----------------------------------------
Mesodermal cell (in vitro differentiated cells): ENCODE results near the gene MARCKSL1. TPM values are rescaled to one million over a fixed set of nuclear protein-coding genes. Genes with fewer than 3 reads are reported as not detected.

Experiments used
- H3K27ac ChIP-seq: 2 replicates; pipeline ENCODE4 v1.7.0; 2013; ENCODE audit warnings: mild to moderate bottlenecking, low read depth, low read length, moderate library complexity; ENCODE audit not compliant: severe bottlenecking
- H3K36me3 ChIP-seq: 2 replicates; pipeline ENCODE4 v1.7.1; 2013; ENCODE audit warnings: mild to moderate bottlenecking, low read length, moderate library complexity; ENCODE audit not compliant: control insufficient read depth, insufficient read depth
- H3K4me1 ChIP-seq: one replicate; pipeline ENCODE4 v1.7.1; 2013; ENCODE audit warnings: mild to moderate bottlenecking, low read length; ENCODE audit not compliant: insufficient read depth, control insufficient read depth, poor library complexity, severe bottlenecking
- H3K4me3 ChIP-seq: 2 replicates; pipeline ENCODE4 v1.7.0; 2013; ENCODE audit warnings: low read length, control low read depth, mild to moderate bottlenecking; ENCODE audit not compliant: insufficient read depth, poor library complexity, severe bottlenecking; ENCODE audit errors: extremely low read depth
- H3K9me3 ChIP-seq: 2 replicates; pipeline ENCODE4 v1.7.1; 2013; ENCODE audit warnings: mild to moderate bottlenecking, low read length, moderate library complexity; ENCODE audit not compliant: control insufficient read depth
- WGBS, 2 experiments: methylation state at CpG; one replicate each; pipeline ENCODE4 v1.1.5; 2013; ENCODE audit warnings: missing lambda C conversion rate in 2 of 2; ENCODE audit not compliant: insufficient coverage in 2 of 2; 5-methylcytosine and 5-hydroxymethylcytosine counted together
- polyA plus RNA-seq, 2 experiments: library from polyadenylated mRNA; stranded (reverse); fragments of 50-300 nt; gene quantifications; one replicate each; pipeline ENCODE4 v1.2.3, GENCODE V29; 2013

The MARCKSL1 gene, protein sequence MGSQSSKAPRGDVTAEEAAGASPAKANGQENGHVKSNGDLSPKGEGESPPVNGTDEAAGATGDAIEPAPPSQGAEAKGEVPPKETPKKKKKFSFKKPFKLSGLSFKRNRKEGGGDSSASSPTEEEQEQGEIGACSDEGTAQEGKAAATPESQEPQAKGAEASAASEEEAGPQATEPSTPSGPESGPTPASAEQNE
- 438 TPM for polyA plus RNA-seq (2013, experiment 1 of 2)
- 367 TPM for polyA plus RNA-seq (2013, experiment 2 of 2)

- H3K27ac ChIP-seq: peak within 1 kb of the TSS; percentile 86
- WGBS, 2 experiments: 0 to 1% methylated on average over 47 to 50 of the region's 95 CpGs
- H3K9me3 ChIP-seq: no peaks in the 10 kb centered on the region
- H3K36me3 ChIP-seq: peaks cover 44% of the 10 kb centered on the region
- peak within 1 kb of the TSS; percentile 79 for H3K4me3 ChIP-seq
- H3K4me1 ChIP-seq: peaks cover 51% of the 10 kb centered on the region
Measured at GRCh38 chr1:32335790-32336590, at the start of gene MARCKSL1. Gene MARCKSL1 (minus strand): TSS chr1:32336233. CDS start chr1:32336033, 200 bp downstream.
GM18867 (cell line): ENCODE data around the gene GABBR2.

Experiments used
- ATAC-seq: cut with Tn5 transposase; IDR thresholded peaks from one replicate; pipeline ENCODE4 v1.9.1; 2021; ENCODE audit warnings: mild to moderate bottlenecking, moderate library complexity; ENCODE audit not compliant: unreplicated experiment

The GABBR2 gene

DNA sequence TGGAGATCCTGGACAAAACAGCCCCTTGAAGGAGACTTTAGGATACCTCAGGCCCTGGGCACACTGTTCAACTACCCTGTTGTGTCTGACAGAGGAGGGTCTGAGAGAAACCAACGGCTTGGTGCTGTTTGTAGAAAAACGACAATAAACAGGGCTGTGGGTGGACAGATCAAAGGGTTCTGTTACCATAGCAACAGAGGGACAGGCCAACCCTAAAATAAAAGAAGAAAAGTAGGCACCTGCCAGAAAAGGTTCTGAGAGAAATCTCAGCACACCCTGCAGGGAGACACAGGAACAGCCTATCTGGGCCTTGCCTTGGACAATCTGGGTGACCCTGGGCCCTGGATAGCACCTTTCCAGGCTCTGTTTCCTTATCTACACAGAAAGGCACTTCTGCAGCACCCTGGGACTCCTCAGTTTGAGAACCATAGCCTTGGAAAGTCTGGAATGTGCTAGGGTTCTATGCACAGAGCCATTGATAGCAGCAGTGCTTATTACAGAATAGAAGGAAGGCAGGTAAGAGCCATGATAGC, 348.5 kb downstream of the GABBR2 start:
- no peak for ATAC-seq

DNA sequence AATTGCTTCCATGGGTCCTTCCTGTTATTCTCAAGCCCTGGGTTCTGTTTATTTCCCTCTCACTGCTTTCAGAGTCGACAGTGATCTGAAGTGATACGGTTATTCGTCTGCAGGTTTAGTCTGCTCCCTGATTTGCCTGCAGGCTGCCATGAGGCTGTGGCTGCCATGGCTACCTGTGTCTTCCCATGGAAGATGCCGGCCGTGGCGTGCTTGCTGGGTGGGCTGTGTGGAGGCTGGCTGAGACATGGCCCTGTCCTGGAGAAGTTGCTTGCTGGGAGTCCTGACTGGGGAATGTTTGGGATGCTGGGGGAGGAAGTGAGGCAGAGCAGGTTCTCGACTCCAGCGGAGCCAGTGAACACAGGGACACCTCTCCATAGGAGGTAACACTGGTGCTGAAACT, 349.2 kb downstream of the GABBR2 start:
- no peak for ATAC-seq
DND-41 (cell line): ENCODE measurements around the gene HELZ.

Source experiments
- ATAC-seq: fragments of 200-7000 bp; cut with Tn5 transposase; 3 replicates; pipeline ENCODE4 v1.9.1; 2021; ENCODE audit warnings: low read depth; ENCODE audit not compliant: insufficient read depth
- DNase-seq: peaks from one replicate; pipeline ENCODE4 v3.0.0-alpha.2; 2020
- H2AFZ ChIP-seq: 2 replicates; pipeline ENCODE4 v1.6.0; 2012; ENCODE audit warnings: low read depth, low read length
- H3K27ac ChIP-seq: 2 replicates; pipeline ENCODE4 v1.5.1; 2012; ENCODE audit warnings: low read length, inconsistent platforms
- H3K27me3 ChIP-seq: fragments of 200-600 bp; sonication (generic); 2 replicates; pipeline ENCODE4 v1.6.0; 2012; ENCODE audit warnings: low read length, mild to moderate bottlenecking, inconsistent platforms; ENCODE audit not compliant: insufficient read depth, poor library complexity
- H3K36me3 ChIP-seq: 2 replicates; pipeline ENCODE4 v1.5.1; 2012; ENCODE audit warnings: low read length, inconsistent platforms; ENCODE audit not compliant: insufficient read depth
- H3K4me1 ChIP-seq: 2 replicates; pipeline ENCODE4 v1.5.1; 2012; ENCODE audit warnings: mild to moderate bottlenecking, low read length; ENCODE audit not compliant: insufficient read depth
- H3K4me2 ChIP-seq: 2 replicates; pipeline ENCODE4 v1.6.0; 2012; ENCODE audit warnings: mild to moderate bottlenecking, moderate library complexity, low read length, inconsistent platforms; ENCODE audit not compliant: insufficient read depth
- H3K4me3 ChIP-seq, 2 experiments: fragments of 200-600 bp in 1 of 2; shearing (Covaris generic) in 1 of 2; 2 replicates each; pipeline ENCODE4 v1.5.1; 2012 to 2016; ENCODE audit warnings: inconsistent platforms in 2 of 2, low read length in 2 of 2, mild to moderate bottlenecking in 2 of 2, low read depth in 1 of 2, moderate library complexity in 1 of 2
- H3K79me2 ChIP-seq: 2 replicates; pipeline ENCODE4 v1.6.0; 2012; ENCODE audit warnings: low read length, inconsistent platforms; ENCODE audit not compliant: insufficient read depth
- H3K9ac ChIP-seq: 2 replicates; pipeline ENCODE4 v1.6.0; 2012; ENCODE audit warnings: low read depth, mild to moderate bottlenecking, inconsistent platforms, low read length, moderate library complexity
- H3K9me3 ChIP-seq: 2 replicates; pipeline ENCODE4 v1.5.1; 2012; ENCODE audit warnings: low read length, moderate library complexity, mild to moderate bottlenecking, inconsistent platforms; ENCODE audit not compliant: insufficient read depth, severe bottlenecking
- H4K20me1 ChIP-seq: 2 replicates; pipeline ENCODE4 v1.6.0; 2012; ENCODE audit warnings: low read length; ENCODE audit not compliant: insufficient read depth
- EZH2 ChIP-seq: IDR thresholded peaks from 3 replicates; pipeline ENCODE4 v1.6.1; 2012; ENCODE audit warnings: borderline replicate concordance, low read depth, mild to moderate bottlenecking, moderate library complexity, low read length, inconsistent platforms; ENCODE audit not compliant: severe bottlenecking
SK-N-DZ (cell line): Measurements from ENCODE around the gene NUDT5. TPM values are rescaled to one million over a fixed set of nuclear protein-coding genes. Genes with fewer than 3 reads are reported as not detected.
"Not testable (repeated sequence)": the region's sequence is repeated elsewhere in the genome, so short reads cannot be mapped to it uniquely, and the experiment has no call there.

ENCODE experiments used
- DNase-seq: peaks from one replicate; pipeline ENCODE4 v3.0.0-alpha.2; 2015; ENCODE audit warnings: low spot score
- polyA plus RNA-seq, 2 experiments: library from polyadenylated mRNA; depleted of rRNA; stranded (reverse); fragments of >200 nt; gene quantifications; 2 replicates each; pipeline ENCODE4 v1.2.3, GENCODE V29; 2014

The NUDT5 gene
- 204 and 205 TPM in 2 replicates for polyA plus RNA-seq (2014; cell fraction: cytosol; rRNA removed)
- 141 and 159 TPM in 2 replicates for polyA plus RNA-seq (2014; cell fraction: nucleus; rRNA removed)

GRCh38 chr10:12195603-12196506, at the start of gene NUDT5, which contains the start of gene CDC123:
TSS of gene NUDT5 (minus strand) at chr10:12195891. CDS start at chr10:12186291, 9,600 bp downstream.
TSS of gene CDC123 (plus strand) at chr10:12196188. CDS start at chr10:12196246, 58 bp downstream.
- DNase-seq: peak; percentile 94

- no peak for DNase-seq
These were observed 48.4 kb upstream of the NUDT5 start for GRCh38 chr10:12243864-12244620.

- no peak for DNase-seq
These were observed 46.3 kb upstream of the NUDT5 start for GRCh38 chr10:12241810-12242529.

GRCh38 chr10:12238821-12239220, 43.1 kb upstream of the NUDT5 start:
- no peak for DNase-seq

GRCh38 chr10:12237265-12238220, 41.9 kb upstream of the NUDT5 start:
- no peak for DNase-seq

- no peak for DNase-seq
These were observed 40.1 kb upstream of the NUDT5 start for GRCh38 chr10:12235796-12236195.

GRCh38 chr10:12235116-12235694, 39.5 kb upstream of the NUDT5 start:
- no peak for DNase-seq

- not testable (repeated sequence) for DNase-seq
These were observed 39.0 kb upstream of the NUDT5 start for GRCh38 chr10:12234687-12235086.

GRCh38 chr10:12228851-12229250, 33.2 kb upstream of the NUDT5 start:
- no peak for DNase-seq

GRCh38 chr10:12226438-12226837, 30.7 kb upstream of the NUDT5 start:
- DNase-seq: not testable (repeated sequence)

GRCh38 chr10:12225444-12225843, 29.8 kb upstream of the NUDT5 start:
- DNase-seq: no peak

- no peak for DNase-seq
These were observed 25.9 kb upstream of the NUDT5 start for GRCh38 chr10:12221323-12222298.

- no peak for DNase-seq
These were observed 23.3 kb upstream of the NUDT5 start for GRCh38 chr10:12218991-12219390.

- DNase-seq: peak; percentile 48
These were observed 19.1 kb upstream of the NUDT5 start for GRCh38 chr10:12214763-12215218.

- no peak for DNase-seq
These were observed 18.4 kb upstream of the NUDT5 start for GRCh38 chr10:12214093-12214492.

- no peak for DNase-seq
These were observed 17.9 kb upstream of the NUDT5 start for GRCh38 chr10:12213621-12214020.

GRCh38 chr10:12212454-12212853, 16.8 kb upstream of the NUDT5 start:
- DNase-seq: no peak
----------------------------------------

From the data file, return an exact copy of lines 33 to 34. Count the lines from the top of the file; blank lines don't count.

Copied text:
- H3K27ac ChIP-seq: 2 replicates; pipeline ENCODE4 v1.5.1; 2012; ENCODE audit warnings: low read length, inconsistent platforms
- H3K27me3 ChIP-seq: fragments of 200-600 bp; sonication (generic); 2 replicates; pipeline ENCODE4 v1.6.0; 2012; ENCODE audit warnings: low read length, mild to moderate bottlenecking, inconsistent platforms; ENCODE audit not compliant: insufficient read depth, poor library complexity